April 8- A retired U.S. Army colonel has agreed to plead guilty to negotiating a job with financier Lynn Tilton's private equity firm while also taking steps to ensure a helicopter company that did business with the Department of Defense got paid faster. Court papers do not identify by name the helicopter company, MD Helicopters in Mesa, Arizona, or Patriarch...» Read More
One of the few things defense experts agree on about Syria is that any military strike will involve Tomahawk cruise missiles made by Raytheon.
U.S. military and national security advisers huddled with President Barack Obama at the White House on Saturday to consider options for responding to the alleged use of chemical weapons by the Syrian government this week.
Bloodshed on the streets of Egypt is delaying completion of a lucrative deal to sell Lockheed Martin F-16s to the troubled U.S. ally.
Despite sequestration concerns, the defense industry has developed strategies which are attracting some investors. Carter Copeland, Barclays analyst, has the plays.
The upward momentum in defense contractor stocks, and two names in particular, may have run out, Carter Braxton Worth of Oppenheimer says.
CNBC's Hampton Pearson reports on signs showing the sequester is having an impact on private sector defense jobs. Sources saw a slowdown in defense job growth beginning in the Spring.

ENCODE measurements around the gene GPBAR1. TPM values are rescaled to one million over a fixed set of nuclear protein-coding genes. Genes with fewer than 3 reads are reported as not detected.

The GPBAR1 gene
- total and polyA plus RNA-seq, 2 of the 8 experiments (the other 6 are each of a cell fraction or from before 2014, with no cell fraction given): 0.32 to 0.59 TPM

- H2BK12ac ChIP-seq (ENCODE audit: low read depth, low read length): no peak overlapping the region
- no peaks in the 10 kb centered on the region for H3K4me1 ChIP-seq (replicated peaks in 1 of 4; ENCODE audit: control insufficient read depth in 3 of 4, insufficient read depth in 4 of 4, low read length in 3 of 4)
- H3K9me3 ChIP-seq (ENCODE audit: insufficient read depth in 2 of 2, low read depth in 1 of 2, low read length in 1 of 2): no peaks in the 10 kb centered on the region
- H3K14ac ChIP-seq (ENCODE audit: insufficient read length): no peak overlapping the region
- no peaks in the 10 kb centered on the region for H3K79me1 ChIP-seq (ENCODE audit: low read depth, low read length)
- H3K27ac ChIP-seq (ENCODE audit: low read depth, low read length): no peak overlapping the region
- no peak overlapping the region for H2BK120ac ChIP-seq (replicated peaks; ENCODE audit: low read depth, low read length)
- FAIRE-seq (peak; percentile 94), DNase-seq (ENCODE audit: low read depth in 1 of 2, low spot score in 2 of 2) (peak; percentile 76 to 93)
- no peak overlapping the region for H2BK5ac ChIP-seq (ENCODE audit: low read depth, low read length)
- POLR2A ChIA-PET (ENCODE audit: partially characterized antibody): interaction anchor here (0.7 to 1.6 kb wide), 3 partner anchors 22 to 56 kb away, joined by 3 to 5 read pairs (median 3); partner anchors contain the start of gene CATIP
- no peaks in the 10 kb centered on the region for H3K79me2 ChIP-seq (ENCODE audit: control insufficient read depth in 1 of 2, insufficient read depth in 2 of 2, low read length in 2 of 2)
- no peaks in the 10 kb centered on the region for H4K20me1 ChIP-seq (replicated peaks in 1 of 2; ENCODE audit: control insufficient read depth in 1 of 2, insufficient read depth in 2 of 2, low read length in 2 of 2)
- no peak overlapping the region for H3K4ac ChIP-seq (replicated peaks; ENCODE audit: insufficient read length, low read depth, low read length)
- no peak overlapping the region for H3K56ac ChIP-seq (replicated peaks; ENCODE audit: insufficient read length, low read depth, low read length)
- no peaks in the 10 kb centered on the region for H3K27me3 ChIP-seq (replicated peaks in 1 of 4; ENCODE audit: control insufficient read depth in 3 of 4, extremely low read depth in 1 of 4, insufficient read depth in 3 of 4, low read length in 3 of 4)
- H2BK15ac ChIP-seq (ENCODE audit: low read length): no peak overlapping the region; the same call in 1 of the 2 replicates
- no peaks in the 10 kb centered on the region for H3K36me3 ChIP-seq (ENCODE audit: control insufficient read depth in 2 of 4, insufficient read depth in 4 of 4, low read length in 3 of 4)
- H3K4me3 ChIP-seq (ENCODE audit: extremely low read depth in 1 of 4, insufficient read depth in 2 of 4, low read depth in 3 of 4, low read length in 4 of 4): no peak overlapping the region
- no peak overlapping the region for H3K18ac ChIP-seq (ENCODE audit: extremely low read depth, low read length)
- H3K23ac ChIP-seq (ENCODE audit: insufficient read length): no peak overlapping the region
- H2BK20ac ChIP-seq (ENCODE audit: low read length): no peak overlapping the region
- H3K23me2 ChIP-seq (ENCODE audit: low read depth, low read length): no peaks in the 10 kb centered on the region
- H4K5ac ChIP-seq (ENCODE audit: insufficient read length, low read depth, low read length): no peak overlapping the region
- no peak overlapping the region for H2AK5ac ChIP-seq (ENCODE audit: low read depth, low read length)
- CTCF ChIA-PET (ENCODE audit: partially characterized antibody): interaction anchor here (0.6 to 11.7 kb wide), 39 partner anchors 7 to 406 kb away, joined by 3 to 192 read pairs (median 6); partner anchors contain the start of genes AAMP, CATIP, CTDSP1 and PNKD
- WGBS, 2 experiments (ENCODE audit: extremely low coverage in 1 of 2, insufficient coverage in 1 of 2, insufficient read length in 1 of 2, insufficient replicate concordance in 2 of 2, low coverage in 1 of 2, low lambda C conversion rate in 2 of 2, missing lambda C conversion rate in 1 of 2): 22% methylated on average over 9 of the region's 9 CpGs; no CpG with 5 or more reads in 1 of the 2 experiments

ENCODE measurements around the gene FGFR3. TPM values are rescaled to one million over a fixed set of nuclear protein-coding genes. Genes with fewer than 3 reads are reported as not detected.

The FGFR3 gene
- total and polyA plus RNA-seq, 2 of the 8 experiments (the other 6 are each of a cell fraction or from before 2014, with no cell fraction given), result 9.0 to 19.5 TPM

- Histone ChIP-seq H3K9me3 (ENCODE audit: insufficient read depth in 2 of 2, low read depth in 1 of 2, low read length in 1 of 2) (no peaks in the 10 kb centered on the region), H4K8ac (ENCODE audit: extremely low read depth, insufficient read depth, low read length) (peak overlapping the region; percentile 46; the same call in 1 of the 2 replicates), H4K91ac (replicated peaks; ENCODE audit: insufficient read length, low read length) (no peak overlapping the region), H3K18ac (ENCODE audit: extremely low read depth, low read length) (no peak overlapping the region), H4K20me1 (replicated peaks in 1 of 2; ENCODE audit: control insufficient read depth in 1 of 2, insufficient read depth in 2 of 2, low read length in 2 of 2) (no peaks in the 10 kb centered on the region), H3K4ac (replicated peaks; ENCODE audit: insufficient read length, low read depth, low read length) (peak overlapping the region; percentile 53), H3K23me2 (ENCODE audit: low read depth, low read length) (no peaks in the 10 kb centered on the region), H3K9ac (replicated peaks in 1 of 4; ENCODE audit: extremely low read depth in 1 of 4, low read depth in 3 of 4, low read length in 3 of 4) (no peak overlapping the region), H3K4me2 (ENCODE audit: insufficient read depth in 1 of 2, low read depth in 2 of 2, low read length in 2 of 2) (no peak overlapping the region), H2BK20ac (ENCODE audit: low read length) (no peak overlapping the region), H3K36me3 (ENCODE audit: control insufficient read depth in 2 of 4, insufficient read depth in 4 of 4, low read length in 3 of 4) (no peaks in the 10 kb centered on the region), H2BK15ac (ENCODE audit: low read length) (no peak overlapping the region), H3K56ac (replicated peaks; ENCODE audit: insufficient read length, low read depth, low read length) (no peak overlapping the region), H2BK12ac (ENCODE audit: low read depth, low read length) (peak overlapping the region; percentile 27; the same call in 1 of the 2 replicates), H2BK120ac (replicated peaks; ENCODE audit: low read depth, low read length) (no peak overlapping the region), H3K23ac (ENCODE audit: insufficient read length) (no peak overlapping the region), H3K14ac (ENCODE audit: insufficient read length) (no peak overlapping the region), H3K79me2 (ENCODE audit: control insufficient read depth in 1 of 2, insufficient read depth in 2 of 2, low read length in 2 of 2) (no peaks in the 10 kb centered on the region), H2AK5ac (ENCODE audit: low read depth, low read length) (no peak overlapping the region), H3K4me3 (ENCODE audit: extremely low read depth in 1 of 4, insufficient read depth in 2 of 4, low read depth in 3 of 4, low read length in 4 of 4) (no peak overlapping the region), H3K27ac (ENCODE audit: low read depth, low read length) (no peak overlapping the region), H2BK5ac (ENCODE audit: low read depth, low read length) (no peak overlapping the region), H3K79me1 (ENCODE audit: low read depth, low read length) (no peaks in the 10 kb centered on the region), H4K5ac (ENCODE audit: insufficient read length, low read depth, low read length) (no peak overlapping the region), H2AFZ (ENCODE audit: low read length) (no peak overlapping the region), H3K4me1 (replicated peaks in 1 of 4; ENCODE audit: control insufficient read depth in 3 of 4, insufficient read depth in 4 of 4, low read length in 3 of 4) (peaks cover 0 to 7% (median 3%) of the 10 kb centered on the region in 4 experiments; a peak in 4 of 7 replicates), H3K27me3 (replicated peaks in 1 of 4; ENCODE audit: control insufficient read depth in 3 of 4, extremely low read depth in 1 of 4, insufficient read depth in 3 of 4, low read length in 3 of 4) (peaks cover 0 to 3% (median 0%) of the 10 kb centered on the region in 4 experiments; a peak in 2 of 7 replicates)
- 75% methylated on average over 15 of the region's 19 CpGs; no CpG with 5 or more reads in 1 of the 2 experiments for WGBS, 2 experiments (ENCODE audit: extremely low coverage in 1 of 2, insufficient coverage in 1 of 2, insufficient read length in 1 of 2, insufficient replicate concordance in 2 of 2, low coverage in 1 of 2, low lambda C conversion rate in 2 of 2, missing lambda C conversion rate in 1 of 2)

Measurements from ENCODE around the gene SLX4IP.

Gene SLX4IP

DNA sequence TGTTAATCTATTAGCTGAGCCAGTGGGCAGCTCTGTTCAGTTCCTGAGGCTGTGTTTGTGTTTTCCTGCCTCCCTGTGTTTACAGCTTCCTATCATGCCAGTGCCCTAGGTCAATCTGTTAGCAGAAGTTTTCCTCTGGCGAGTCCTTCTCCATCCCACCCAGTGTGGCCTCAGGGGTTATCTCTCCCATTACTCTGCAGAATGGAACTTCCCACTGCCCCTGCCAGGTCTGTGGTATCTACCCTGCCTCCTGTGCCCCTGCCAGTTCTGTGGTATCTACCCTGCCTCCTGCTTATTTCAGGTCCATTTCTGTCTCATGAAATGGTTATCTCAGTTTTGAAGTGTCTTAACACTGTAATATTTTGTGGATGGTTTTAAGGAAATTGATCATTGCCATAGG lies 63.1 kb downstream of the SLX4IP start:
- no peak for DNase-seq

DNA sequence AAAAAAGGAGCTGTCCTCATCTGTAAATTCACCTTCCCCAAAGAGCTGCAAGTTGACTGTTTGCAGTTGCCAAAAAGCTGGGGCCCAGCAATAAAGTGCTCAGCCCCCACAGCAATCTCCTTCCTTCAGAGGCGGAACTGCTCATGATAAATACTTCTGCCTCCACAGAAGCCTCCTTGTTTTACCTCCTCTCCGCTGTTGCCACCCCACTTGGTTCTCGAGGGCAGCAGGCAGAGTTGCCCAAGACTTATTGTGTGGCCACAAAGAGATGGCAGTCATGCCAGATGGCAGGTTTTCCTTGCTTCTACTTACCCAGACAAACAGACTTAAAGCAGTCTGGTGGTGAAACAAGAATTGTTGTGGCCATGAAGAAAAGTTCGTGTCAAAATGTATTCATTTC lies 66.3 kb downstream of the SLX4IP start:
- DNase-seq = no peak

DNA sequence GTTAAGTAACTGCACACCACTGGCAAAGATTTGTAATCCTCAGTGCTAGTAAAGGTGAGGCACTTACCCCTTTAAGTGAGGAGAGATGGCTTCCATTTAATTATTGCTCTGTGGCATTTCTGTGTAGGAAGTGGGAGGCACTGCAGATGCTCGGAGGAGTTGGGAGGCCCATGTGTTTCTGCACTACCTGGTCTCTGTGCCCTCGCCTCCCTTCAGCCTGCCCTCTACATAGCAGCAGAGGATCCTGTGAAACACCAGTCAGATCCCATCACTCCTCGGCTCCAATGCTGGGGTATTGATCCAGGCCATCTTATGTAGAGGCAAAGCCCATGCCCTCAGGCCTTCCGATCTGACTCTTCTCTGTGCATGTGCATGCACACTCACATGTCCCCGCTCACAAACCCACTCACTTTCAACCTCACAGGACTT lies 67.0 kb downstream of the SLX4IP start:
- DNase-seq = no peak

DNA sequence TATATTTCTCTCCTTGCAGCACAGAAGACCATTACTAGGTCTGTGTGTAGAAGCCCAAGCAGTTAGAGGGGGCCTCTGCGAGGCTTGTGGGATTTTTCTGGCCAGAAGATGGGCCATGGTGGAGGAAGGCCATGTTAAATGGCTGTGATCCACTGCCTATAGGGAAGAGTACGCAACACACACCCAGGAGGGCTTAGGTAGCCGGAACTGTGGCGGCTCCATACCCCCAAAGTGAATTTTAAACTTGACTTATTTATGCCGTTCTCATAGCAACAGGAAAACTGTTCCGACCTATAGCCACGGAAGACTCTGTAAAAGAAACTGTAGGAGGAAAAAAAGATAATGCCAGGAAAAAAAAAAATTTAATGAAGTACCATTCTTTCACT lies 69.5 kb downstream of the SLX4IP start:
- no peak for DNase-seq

Lockheed Martin shares hit a new 52-week high, reports CNBC's Jane Wells. The sequester is not impacting the defense contractor's cash cow.
When Edward Snowden leaked details of a huge government surveillance programs, it presented not just a security debate for the U.S., but a public relations problem for Booz Allen.
The Department of Justice says an investigation into the NSA leaks is underway, reports CNBC's Eamon Javers. CNBC's Herb Greenberg, provides perspective on Booz Allen Hamilton's competitors.
Booz Allen Hamilton is deeply intertwined with the intelligence community, reports CNBC's Eamon Javers. A look at just how much the intelligence community outsources to private companies.
As American defense companies prepare to feel the ill effects of the sequester on their bottom lines, the companies are increasingly looking to court new customers abroad.
Warnings of massive job layoffs and another recession were all the talk when sequestration began in March. But so far the impact of government cutbacks seems a lot less than was predicted.
Of the Dow 30 companies, only Boeing and United Technologies are strongly in defense, but they're hardly pure plays, reports CNBC's Jane Wells.
Cai Von Rumohr, Cowen and Company analyst, talks about what investors should consider before buying stock in the defense sector.
CNBC's Rick Santelli talks with Bill Frezza, Huffington Post columnist, about why Republicans should back a plan to cut defense spending.
Defense shares have continued to be positive going into earnings season (Boeing aside due to 787 problems), even though most analysts believe earnings will be lower than a year ago.
The FAA has grounded all Boeing 787 Dreamliners, but the stock is making a comeback today after yesterday's drop, reports CNBC's Phil LeBeau.
Boeing is not planning to change its 787 production schedule despite recent problems, reports CNBC's Phil LeBeau. Ken Herbert, aerospace analyst at Imperial Capital, weighs in.
Boeing defends use of lithium ion batteries on Dreamliner jets, with CNBC's Phil LeBeau. Mary Schiavo, aviation attorney, weighs in.
CNBC's Jane Wells explains what areas of defense remain vulnerable.